3.4. Father of Index Patient

The father was without obvious medical complaints at the age of 32 years and adhered to a regular diet including dairy and meat. He had never experienced episodes of liver disease or clinical decompensation despite having experienced several intercurrent infections. The laboratory work-up was within reference range for kidney function, liver transaminases, clotting parameters, and alpha-fetoprotein (AFP; <1.0 IU/mL, N < 8). Bilirubin was slightly elevated, with total bilirubin of 1.8 mg/dL (N < 1.0) and direct bilirubin 0.4 mg/dL (N < 0.3). His amino acid profile in plasma was unremarkable, succinylacetone in DBS was within reference range (0.98 µmol/L, N < 1.59), and urinary succinylacetone was undetectable.

3.5. Suspected Additional Case with MAAI Deficiency

The second child from our screening cohort with a possible differential diagnosis of MAAI deficiency also showed slightly elevated succinylacetone in the first and second NBS sample (2.48 µmol/L and 2.47 µmol/L, N < 1.59) and traces of succinylacetone in urine at confirmatory testing at age 1 week (2 mmol/mol creatinine, N < 1). This child was followed at an external hospital. An analysis of amino acids in plasma at the ages of 2 weeks and 8 weeks showed tyrosine concentrations within the normal range. A follow-up analysis of organic acids repeatedly revealed traces of succinylacetone at the ages of 3 and 6 weeks. Sanger sequencing ruled out disease-causing variants in the FAH gene. An analysis of GSTZ1 was recommended but there is no information available on the results of this analysis.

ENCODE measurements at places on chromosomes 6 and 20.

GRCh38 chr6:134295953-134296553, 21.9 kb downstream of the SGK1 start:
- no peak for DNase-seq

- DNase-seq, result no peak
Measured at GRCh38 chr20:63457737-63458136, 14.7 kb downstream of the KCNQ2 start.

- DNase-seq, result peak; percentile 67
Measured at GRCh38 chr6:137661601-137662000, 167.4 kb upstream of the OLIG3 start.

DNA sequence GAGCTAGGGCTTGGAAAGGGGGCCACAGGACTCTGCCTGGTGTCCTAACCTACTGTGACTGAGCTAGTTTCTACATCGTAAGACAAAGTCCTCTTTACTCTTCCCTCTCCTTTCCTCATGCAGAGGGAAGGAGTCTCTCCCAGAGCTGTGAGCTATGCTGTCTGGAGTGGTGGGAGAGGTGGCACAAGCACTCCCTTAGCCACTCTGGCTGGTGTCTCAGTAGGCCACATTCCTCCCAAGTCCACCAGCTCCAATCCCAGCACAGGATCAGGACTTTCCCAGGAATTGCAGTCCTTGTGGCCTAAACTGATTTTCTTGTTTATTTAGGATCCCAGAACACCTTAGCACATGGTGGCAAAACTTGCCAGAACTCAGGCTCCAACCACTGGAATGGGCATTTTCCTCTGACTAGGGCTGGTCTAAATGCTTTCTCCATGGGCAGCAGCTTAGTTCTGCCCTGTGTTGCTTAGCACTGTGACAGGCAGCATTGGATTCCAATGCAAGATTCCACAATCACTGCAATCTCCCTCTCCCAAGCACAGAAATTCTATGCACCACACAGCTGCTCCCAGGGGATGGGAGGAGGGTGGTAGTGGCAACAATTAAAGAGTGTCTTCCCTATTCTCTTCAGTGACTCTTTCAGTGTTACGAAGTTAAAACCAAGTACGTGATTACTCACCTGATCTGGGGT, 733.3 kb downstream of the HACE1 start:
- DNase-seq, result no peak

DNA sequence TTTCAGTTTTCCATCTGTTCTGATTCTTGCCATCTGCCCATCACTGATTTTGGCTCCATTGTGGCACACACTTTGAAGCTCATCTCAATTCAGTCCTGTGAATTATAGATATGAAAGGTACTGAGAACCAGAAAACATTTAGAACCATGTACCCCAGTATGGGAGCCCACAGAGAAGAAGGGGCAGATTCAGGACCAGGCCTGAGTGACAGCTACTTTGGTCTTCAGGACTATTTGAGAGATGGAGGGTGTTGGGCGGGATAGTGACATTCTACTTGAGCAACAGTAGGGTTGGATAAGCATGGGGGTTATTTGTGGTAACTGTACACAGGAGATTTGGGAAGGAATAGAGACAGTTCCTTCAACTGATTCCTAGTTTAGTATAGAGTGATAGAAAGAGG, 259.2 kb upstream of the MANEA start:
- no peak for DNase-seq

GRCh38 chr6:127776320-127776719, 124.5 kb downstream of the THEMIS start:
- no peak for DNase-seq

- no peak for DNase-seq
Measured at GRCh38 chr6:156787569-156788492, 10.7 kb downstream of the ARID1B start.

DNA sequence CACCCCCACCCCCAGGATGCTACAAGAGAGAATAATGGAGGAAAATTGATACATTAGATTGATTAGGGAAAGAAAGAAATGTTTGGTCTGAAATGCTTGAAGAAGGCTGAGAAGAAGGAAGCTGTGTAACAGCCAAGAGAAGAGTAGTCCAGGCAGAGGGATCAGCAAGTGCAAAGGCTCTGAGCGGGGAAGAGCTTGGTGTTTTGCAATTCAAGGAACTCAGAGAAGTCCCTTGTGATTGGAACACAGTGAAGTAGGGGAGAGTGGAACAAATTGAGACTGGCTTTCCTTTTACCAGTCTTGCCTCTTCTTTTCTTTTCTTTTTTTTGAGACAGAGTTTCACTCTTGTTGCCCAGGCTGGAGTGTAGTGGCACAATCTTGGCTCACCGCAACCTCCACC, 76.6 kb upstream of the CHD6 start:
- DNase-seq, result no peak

3.6. Treatment and Follow-Up in the Index Patient

No dietary nor pharmacological treatment was initiated in the index patient after the diagnosis of MAAI deficiency. The child received regular infant nutrition without protein restriction. At two months of age, transaminases and clotting parameters were within reference range, total and direct bilirubin were slightly elevated (1.5 mg/dL, N < 1.0; 0.4 mg/dL, N < 0.3), and AFP was 361.9 IU/mL (N 196–338). The amino acid profile was unremarkable, with tyrosine within the normal range. At follow-up at the age of 7 months, liver and kidney function parameters continued to be unremarkable, and AFP was slightly elevated (41 IU/mL; N < 16). While DBS succinylacetone was within the reference range (1.3 µmol/L, N < 1.59), the analysis of urinary organic acids repeatedly showed traces of succinylacetone. Due to iron deficiency, the initiation of iron supplementation was recommended. The family was advised to seek medical evaluation, including a determination of liver function and clotting parameters in case of severe intercurrent infections.
At follow-up at the age of 16 months, microcephaly (<P1, −2.68 SDS) with body weight on P15, length on P2, and an otherwise unremarkable physical examination was noted. A developmental evaluation with Denver scales showed age-appropriate development in all domains (social, motor, and speech development).
A reanalysis of the exome data with respect to variants in known disease genes associated with microcephaly did not show any (likely) pathogenic variants.